Oaks on the Prairies

Oaks on the Prairies, Post by Deborah Naslund, Photos as attributed.

Deb Naslund is one of the long time volunteers on the prairies and has been very active in Prairie Appreciation Day since she started volunteering.  She is also extremely active in the Washington Native Plant Society.

Oaks on the Prairies

Everyone has a favorite station at Prairie Appreciation Day. One of my favorites is “Oaks on the Prairies” a.k.a. the “Oak Gall Ink Station”. I’ve enjoyed staffing this station for several years. I love to see young and old alike try their hand at writing and drawing with the oak gall ink while learning more about oaks.

Why do we talk about oaks at a celebration of prairies? Oak woodlands are often associated with Puget Sound Prairies, thriving on the same glacial outwash soils. Quercus garryana, commonly called Oregon white oak or Garry oak, is our only native oak in Washington. Just like many prairie species, it is well adapted to gravelly dry soils and frequent, low intensity fires. As a Garry oak ages, its bark thickens, making the trees more fire resistant than the conifers that may be invading their stands. Garry oaks also have the ability to vigorously sprout from the root crown if the tree is severely damaged. You can find these stately oaks, some perhaps over 300 years old, growing in association with a species-rich community of native grasses and wildflowers.


Garry Oaks, Photo by Deb Naslund

Sadly, these lovely woodlands are disappearing from the landscape due to land development and Douglas fir encroachment among other threats. They are ranked as “Critically Imperiled” by the Washington Natural Heritage Program (https://www.dnr.wa.gov/publications/amp_nh_conservation_status.pdf ). But there are many efforts underway to restore and protect these threatened ecosystems. For more information and to learn how you can help, visit http://www.southsoundprairies.org/. For a deep dive into the science of prairie-oak conservation and species recovery efforts in our area, see: https://cascadiaprairieoak.org/


What are oak galls? You can often find Garry oaks that are harboring what look like round, pithy balls on their twigs or leaves. These are oak galls. The tree grows a gall in response to the larvae of several different species of oak gall wasps. One of the main wasps on Garry oaks is the California oak gall wasp (Andricus californicus), which forms large, persistent, apple-like galls on twigs. The galls develop when the wasp pierces the tree’s flesh and lays its eggs. Growing the gall doesn’t hurt the tree, but does provide a home for the wasp larvae.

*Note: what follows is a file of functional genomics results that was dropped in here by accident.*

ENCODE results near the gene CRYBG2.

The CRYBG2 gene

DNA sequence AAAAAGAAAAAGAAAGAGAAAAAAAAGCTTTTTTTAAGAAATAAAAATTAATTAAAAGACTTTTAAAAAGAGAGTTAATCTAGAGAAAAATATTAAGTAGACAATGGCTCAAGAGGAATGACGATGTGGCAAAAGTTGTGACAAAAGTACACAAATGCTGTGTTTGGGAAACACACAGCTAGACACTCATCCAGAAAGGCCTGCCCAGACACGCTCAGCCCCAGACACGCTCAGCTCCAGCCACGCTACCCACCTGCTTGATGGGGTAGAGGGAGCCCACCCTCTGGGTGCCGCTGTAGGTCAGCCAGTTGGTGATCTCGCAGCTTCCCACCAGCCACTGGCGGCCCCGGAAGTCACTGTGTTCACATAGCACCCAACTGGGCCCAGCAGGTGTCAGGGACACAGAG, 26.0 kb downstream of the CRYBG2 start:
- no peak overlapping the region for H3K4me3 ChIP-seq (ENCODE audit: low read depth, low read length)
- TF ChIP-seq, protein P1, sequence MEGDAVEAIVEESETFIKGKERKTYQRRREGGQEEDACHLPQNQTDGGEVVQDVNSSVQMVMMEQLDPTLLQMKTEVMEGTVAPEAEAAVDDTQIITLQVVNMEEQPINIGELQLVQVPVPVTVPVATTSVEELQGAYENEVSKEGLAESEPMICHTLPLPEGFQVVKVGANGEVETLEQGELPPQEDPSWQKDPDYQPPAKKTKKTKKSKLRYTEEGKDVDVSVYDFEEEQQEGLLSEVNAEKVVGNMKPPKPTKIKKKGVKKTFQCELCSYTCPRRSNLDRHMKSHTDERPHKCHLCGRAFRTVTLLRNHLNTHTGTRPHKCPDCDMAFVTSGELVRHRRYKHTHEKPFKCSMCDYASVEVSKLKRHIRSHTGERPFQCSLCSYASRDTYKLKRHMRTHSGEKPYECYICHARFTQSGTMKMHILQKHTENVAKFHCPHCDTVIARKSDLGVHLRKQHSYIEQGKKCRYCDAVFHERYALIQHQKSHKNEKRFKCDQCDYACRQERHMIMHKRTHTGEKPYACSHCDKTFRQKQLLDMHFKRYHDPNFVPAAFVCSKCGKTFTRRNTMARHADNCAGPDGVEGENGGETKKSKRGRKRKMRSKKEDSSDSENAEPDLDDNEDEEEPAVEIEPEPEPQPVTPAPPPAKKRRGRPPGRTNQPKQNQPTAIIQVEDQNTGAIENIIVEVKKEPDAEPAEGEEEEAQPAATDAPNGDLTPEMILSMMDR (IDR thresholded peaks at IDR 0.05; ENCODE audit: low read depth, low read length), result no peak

The galls are green when they form, but once the wasp larvae mature and leave, the galls dry up and turn brown. You can often find oak galls on the ground around mature oak trees. Look under oaks in your neighborhood or in a local park.


Oak Gall

What is oak gall ink? Oak gall ink has been used for centuries. It uses the chemical reaction between the tannic acid in the oak gall and iron oxide, from a rusty nail or other source, to produce a black pigment. Adding a binder, such as gum arabic, creates an ink that can be used with quill, reed or steel dipped pens. The permanence and water-resistance of this type of ink made it the standard writing ink in Europe for over 1,400 years. The Declaration of Independence, Magna Carta and other important documents were written using gall ink. Also, according to recent research, traces of gall ink have been found on the Dead Sea scrolls.

You can make oak gall ink at home with those oak galls you found on the ground. Here’s the recipe:

Oak Gall Ink Recipe

  1. Put ½ cup of crushed oak galls in a glass jar, add a cup of water and let the mixture sit for a week or two or even a month.
  2. Add a few steel nails (not galvanized) to the mixture and let sit for another week or two. Old rusty nails work best.
  3. After a good, dense ink has developed, filter off the oak galls. The nails can be left in to add further density.
  4. Add one tablespoon of gum arabic (available at art or craft stores) to thicken the ink.
  5. When used, the ink writes in gray, but becomes black when it has dried.

Give it a try and see what you can create. Note that this ink works with dip pens; it is not suitable for fountain pens. And, be careful as this ink was prized for its permanence!

Poster created with oak gall ink by participants to Prairie Appreciation Day 2019.  Photo by Dennis Plank

Poster created with oak gall ink by participants to Prairie Appreciation Day 2019. Photo by Dennis Plank